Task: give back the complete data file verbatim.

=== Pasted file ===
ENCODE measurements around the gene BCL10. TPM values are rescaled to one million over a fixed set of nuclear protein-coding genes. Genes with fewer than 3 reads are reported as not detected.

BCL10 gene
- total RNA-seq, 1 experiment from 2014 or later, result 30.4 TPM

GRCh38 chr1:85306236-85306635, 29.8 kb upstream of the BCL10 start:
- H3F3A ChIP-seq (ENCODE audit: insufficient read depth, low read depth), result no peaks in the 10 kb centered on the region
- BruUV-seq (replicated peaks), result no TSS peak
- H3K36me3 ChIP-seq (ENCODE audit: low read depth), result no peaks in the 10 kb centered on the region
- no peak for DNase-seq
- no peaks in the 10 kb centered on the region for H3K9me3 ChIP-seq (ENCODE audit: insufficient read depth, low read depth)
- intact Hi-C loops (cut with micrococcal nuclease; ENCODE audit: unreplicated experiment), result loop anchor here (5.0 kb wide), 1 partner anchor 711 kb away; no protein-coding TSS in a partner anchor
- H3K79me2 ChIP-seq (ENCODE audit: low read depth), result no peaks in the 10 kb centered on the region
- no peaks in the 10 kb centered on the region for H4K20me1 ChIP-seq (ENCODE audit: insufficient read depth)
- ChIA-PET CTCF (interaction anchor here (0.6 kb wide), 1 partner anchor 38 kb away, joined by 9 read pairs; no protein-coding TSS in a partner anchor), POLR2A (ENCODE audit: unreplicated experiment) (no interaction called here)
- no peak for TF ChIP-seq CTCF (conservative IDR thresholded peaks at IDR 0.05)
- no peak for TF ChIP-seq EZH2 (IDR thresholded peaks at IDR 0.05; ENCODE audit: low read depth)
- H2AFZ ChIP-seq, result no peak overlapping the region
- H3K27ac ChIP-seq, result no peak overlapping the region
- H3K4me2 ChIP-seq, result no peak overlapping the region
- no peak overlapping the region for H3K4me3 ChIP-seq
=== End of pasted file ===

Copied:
ENCODE measurements around the gene BCL10. TPM values are rescaled to one million over a fixed set of nuclear protein-coding genes. Genes with fewer than 3 reads are reported as not detected.

BCL10 gene
- total RNA-seq, 1 experiment from 2014 or later, result 30.4 TPM

GRCh38 chr1:85306236-85306635, 29.8 kb upstream of the BCL10 start:
- H3F3A ChIP-seq (ENCODE audit: insufficient read depth, low read depth), result no peaks in the 10 kb centered on the region
- BruUV-seq (replicated peaks), result no TSS peak
- H3K36me3 ChIP-seq (ENCODE audit: low read depth), result no peaks in the 10 kb centered on the region
- no peak for DNase-seq
- no peaks in the 10 kb centered on the region for H3K9me3 ChIP-seq (ENCODE audit: insufficient read depth, low read depth)
- intact Hi-C loops (cut with micrococcal nuclease; ENCODE audit: unreplicated experiment), result loop anchor here (5.0 kb wide), 1 partner anchor 711 kb away; no protein-coding TSS in a partner anchor
- H3K79me2 ChIP-seq (ENCODE audit: low read depth), result no peaks in the 10 kb centered on the region
- no peaks in the 10 kb centered on the region for H4K20me1 ChIP-seq (ENCODE audit: insufficient read depth)
- ChIA-PET CTCF (interaction anchor here (0.6 kb wide), 1 partner anchor 38 kb away, joined by 9 read pairs; no protein-coding TSS in a partner anchor), POLR2A (ENCODE audit: unreplicated experiment) (no interaction called here)
- no peak for TF ChIP-seq CTCF (conservative IDR thresholded peaks at IDR 0.05)
- no peak for TF ChIP-seq EZH2 (IDR thresholded peaks at IDR 0.05; ENCODE audit: low read depth)
- H2AFZ ChIP-seq, result no peak overlapping the region
- H3K27ac ChIP-seq, result no peak overlapping the region
- H3K4me2 ChIP-seq, result no peak overlapping the region
- no peak overlapping the region for H3K4me3 ChIP-seq